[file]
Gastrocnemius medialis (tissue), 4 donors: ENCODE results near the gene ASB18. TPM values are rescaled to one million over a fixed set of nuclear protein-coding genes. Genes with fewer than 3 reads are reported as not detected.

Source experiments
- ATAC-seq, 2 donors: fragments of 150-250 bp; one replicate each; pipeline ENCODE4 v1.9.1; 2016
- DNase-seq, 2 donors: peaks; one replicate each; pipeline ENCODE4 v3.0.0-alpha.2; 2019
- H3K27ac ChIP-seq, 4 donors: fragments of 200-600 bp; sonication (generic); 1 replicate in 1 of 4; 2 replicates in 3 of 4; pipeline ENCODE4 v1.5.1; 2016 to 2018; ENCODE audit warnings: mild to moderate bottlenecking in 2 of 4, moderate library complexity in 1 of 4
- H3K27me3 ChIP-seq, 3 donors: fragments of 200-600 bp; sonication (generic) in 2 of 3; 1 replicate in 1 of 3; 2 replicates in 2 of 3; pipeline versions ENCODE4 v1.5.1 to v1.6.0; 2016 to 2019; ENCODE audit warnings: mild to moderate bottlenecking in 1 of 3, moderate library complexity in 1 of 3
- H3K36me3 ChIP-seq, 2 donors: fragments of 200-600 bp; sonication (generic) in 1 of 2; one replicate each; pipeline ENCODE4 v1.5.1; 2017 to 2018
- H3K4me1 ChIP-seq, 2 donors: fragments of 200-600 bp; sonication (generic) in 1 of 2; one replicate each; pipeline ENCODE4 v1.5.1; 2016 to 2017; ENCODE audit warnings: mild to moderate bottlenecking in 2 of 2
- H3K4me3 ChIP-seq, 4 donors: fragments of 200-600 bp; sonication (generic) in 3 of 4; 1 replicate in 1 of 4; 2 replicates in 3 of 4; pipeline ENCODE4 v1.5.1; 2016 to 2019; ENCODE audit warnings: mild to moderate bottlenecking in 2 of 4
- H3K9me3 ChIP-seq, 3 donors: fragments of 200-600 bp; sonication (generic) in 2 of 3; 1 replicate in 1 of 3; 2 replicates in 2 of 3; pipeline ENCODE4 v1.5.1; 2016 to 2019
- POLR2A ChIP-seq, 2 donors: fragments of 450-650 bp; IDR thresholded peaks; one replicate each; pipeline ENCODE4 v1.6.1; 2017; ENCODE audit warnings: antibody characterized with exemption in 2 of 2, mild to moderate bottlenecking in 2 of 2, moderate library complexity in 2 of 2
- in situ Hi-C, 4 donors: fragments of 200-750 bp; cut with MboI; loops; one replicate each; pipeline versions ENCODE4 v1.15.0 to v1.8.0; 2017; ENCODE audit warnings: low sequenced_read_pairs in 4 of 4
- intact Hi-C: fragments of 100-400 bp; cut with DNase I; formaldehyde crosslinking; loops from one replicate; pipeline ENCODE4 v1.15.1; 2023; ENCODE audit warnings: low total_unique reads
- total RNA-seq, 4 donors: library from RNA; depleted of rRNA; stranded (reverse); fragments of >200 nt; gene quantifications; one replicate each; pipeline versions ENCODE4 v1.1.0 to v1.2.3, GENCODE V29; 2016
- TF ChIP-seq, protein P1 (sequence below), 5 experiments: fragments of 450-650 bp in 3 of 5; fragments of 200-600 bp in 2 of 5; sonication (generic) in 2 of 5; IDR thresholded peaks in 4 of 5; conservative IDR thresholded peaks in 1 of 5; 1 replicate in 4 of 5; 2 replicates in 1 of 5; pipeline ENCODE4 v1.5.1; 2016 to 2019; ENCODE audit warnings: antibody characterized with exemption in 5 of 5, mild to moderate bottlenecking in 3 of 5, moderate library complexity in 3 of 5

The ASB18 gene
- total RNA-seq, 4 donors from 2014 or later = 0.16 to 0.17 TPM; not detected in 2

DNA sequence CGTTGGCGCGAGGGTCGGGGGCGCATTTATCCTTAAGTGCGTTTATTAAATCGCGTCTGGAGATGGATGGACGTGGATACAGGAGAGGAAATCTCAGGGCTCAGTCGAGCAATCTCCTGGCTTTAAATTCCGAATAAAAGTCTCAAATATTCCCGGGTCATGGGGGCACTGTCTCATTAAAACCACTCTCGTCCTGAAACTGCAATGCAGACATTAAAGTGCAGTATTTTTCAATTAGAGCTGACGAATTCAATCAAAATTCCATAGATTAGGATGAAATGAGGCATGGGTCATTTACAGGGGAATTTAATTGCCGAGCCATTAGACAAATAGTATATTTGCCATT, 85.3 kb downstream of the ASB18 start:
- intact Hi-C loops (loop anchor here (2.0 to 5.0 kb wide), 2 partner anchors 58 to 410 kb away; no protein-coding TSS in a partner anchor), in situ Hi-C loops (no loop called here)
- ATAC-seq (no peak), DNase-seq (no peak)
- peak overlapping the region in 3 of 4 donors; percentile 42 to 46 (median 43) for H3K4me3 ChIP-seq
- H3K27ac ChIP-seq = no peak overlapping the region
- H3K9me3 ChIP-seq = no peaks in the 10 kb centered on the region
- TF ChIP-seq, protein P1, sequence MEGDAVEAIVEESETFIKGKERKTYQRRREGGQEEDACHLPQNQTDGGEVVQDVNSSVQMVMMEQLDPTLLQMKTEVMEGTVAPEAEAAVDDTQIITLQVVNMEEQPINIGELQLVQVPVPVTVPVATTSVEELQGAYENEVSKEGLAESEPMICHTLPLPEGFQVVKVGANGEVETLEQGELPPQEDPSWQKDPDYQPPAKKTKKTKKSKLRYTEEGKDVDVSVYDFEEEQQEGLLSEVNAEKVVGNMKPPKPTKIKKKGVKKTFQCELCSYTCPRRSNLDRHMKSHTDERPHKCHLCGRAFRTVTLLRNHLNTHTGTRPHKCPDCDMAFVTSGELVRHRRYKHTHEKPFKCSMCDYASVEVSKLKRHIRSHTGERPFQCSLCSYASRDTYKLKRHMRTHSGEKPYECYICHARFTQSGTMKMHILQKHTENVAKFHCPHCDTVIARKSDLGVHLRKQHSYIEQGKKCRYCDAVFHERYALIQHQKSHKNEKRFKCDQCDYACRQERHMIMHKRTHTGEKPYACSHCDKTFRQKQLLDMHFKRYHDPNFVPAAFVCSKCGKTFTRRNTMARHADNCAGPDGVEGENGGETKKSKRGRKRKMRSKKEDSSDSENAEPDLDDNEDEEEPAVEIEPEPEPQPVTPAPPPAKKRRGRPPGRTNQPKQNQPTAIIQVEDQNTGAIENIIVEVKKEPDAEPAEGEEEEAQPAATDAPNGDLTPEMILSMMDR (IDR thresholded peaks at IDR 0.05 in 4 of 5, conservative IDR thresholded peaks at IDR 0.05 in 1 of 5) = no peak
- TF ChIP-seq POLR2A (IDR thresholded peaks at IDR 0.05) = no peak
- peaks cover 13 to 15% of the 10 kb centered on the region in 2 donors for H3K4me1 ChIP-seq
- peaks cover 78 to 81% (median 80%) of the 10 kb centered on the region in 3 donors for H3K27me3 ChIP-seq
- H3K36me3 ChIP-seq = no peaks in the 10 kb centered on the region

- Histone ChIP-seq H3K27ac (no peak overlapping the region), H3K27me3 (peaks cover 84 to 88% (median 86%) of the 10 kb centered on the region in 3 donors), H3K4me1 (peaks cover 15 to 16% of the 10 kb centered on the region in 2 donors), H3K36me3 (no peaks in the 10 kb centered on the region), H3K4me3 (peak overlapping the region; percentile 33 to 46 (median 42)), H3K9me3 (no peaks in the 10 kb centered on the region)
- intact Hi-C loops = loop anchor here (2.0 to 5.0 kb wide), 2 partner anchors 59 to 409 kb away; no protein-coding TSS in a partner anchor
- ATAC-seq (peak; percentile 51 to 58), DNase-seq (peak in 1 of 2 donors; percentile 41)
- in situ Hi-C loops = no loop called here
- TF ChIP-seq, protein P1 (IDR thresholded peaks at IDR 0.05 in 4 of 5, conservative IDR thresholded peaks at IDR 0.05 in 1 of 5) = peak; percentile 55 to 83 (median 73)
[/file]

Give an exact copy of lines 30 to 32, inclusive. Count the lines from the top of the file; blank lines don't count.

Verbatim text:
- intact Hi-C loops = loop anchor here (2.0 to 5.0 kb wide), 2 partner anchors 59 to 409 kb away; no protein-coding TSS in a partner anchor
- ATAC-seq (peak; percentile 51 to 58), DNase-seq (peak in 1 of 2 donors; percentile 41)
- in situ Hi-C loops = no loop called here